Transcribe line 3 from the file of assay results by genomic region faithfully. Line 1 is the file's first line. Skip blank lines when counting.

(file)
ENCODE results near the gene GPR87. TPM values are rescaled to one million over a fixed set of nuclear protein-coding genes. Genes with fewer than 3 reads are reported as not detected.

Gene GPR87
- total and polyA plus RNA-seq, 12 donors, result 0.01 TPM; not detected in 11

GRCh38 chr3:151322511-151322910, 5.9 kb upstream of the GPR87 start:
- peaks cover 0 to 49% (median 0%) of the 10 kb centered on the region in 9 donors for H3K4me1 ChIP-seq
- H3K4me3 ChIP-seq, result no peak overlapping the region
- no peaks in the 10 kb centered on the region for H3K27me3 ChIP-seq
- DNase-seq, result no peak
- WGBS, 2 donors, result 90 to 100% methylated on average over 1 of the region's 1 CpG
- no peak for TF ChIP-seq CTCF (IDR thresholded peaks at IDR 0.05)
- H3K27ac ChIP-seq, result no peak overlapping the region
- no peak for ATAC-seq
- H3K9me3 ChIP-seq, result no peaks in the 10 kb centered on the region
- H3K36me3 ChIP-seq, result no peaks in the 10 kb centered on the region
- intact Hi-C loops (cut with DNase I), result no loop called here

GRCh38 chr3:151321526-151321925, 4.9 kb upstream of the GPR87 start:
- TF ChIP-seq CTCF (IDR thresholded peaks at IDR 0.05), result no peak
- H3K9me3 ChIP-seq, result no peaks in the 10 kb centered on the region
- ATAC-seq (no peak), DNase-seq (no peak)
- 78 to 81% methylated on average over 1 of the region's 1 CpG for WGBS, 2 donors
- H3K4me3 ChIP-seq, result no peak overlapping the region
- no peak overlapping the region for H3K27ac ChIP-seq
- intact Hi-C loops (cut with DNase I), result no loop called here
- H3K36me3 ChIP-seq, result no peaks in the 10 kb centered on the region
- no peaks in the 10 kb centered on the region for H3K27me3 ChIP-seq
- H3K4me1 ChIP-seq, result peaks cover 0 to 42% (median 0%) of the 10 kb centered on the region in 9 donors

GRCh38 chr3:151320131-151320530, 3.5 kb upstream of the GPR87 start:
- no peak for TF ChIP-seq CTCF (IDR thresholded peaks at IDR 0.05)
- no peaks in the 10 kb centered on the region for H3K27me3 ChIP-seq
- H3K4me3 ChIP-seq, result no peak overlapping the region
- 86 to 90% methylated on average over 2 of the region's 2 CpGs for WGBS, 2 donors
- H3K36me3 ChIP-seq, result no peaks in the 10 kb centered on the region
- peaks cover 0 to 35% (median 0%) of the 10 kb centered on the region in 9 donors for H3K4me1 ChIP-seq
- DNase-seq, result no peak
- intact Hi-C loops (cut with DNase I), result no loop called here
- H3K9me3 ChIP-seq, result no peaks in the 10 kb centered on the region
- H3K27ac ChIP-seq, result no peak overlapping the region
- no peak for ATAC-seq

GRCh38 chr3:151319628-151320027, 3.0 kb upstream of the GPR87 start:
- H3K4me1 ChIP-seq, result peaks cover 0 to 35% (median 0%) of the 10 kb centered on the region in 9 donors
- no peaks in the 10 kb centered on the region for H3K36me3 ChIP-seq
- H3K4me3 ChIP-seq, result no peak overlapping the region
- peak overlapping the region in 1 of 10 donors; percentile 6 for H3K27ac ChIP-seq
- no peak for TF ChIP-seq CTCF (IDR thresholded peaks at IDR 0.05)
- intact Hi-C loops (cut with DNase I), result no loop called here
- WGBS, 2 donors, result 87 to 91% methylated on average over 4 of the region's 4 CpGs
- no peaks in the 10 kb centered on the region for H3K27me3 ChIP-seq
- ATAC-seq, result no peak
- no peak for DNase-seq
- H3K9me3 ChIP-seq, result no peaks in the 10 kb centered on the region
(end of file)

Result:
- total and polyA plus RNA-seq, 12 donors, result 0.01 TPM; not detected in 11